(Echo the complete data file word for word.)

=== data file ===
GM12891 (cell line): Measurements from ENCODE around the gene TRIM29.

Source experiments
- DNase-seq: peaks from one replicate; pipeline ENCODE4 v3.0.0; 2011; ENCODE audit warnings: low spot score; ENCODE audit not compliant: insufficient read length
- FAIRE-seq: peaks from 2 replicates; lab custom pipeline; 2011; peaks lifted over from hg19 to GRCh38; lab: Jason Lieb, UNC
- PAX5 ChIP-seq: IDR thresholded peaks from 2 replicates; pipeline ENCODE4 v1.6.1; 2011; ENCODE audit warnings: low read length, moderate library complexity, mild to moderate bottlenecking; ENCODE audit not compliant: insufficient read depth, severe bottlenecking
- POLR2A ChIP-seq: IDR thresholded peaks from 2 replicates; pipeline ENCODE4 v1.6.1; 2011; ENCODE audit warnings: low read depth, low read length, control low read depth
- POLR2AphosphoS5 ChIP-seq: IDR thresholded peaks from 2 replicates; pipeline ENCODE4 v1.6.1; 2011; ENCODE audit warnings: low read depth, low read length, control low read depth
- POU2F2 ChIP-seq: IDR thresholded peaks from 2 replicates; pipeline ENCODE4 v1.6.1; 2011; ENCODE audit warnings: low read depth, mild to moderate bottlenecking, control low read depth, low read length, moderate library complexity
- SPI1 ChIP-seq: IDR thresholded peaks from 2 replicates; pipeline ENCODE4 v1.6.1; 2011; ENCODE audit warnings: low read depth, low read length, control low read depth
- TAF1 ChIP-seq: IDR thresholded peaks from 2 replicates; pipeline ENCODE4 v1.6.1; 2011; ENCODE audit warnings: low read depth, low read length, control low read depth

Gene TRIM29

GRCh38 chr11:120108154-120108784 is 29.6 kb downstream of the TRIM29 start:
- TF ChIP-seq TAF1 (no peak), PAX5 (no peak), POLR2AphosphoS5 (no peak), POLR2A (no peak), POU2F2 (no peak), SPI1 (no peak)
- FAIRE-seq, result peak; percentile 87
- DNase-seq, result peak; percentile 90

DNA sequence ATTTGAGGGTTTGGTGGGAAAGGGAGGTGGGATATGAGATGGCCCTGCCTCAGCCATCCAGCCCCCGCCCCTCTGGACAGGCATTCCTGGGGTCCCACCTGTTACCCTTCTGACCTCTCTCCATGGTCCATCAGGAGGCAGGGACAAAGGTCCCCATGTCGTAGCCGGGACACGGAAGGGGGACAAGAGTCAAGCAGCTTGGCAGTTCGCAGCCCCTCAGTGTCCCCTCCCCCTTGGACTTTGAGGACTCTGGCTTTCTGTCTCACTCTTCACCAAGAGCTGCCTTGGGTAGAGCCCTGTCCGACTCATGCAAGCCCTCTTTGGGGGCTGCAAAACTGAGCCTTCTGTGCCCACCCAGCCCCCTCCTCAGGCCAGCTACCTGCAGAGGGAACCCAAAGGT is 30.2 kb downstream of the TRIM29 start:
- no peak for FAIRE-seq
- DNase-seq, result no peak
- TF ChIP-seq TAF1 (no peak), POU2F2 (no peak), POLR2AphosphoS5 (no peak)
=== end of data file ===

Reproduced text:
GM12891 (cell line): Measurements from ENCODE around the gene TRIM29.

Source experiments
- DNase-seq: peaks from one replicate; pipeline ENCODE4 v3.0.0; 2011; ENCODE audit warnings: low spot score; ENCODE audit not compliant: insufficient read length
- FAIRE-seq: peaks from 2 replicates; lab custom pipeline; 2011; peaks lifted over from hg19 to GRCh38; lab: Jason Lieb, UNC
- PAX5 ChIP-seq: IDR thresholded peaks from 2 replicates; pipeline ENCODE4 v1.6.1; 2011; ENCODE audit warnings: low read length, moderate library complexity, mild to moderate bottlenecking; ENCODE audit not compliant: insufficient read depth, severe bottlenecking
- POLR2A ChIP-seq: IDR thresholded peaks from 2 replicates; pipeline ENCODE4 v1.6.1; 2011; ENCODE audit warnings: low read depth, low read length, control low read depth
- POLR2AphosphoS5 ChIP-seq: IDR thresholded peaks from 2 replicates; pipeline ENCODE4 v1.6.1; 2011; ENCODE audit warnings: low read depth, low read length, control low read depth
- POU2F2 ChIP-seq: IDR thresholded peaks from 2 replicates; pipeline ENCODE4 v1.6.1; 2011; ENCODE audit warnings: low read depth, mild to moderate bottlenecking, control low read depth, low read length, moderate library complexity
- SPI1 ChIP-seq: IDR thresholded peaks from 2 replicates; pipeline ENCODE4 v1.6.1; 2011; ENCODE audit warnings: low read depth, low read length, control low read depth
- TAF1 ChIP-seq: IDR thresholded peaks from 2 replicates; pipeline ENCODE4 v1.6.1; 2011; ENCODE audit warnings: low read depth, low read length, control low read depth

Gene TRIM29

GRCh38 chr11:120108154-120108784 is 29.6 kb downstream of the TRIM29 start:
- TF ChIP-seq TAF1 (no peak), PAX5 (no peak), POLR2AphosphoS5 (no peak), POLR2A (no peak), POU2F2 (no peak), SPI1 (no peak)
- FAIRE-seq, result peak; percentile 87
- DNase-seq, result peak; percentile 90

DNA sequence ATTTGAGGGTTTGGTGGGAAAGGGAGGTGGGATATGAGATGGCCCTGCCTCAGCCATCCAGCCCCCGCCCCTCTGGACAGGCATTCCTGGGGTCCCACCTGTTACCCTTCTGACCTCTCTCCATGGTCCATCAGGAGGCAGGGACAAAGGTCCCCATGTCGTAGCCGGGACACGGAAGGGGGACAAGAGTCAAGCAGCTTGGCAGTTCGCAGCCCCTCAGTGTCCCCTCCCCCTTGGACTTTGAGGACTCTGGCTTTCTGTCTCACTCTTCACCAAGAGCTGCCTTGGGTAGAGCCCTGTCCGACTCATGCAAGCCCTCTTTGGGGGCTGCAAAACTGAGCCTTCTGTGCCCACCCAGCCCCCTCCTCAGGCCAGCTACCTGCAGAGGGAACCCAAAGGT is 30.2 kb downstream of the TRIM29 start:
- no peak for FAIRE-seq
- DNase-seq, result no peak
- TF ChIP-seq TAF1 (no peak), POU2F2 (no peak), POLR2AphosphoS5 (no peak)